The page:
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dc.contributor.advisorMcIntosh, Rob
dc.contributor.authorBienkiewicz, Marta
dc.date.accessioned2009-07-22T13:35:19Z
dc.date.available2009-07-22T13:35:19Z
dc.date.issued2008-08-22
dc.identifier.urihttp://hdl.handle.net/1842/2850
dc.description.abstractMotor imagery was proven to excite the motor cortex as actual action execution. Therefore, motor imagery training was suggested as a method of facilitating the rehabilitation of the paretic limbs following stroke. Objective. To investigate whether motor imagery brings objectively measurable effects on the motor behaviour, and whether these effects can be enhanced by the application of the mirror technique. Three experiments were conducted involving 32 neurologically healthy participants, with strong right-handedness. Motor imagery simulation of the bimanual movement induced similar changes in terms of temporal precision as overt motor execution. The mid-sagittal mirror technique increased the subjective kinaesthetic and visual vividness of the motor imagery. The source of the observed changes in motor parameters under motor imagery conditions was identified to be different during bimanual conditions. Further investigations need to be conducted to examine the mechanisms underlying observed patterns of results.en
dc.format.extent819639 bytes
dc.format.extent79209 bytes
dc.format.mimetypeapplication/pdf
dc.format.mimetypeapplication/pdf
dc.language.isoenen
dc.subjectcontinuation paradigmen
dc.subjectmotor imagery trainingen
dc.subjectstroke rehabilitationen
dc.subjectspatial couplingen
dc.subjecttemporal couplingen
dc.subjectmid-sagittal mirroren
dc.titleThe reality of virtual limbs: does mirror technique for hand has functional consequences for the motor output?en
dc.typeThesis or Dissertationen
dc.relation.referencesJeannerod, M. (1995). Mental imagery in the motor contex. Neuropsychologia, 33 (11), 1419-1432.en
dc.relation.referencesJohnson-Frey, S. H. (2004). Stimulation through simulation? Motor imagery and functional reorganization in hemiplegic stroke patients. Brain and Cognition, 55, 328-331.en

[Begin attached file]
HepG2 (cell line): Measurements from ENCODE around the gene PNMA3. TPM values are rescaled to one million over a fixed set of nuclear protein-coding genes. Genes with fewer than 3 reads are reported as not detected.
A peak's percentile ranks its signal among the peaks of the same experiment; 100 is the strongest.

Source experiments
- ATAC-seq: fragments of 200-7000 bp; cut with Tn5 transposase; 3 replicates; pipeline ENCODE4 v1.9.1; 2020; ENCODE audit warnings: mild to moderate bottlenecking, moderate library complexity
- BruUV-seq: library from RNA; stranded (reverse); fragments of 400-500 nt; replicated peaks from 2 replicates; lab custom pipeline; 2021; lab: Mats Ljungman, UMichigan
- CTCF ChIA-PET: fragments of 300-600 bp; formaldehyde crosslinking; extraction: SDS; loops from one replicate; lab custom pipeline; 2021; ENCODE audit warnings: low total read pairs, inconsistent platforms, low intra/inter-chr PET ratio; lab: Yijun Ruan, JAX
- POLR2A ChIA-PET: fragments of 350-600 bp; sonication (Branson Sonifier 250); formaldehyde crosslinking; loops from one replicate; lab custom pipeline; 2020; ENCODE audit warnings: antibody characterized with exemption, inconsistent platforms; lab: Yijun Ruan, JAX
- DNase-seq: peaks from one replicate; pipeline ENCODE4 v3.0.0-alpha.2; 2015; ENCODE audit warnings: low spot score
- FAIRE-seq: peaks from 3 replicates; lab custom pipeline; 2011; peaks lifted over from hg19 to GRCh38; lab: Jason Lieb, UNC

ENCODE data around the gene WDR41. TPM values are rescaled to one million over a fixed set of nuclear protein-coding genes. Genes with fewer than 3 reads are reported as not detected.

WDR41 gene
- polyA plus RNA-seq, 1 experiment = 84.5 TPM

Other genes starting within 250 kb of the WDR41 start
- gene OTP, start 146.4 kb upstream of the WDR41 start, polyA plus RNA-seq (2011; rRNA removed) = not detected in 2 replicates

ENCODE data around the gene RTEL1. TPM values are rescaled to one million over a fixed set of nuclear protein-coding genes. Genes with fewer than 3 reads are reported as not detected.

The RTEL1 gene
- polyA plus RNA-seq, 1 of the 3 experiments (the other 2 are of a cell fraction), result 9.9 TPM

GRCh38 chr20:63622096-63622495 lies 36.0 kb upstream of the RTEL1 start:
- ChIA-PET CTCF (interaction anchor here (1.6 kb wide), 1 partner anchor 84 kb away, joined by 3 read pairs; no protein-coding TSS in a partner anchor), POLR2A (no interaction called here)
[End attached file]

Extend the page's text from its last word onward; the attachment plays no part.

dc.relation.referencesFranz, E.A. and Ramachandran, V.S.(1998). Bimanual coupling in amputees with phantom limbs. Nature Neuroscience, 1 (6) , 443-444.en
dc.relation.referencesohnson-Frey, S. H. (2004). Stimulation through simulation? Motor imagery and functional reorganization in hemiplegic stroke patients. Brain and Cognition, 55, 328-331.en
dc.relation.referencesHelmuth, L. L., & Ivry, R. B. (1996) When Two Hands Are Better Than One: Reduced Timing Variability During Bimanual Movements. Journal of Experimental Psychology: Human Perception and Performance, 22 (2), 278-293.en
dc.relation.referencesFranz, E. A. (2003). Bimanual actions representation: A window in human evolution. In S. H. Johnson-Frey (Ed.), Taking action: cognitive neuroscience perspectives on intentional acts (pp. 259 – 288). Cambridge: The MIT Press.en
dc.relation.referencesSabaté, M., González, B., & Rodriguez, M. (2004) Brain lateralization of motor imagery: motor planning asymmetry as a cause of movement lateralization. Neuropsychologia, 42, 1041-1049.en
dc.type.qualificationlevelMastersen
dc.type.qualificationnameMSc Master of Scienceen
dcterms.accessRightsRestricted Accessen_US


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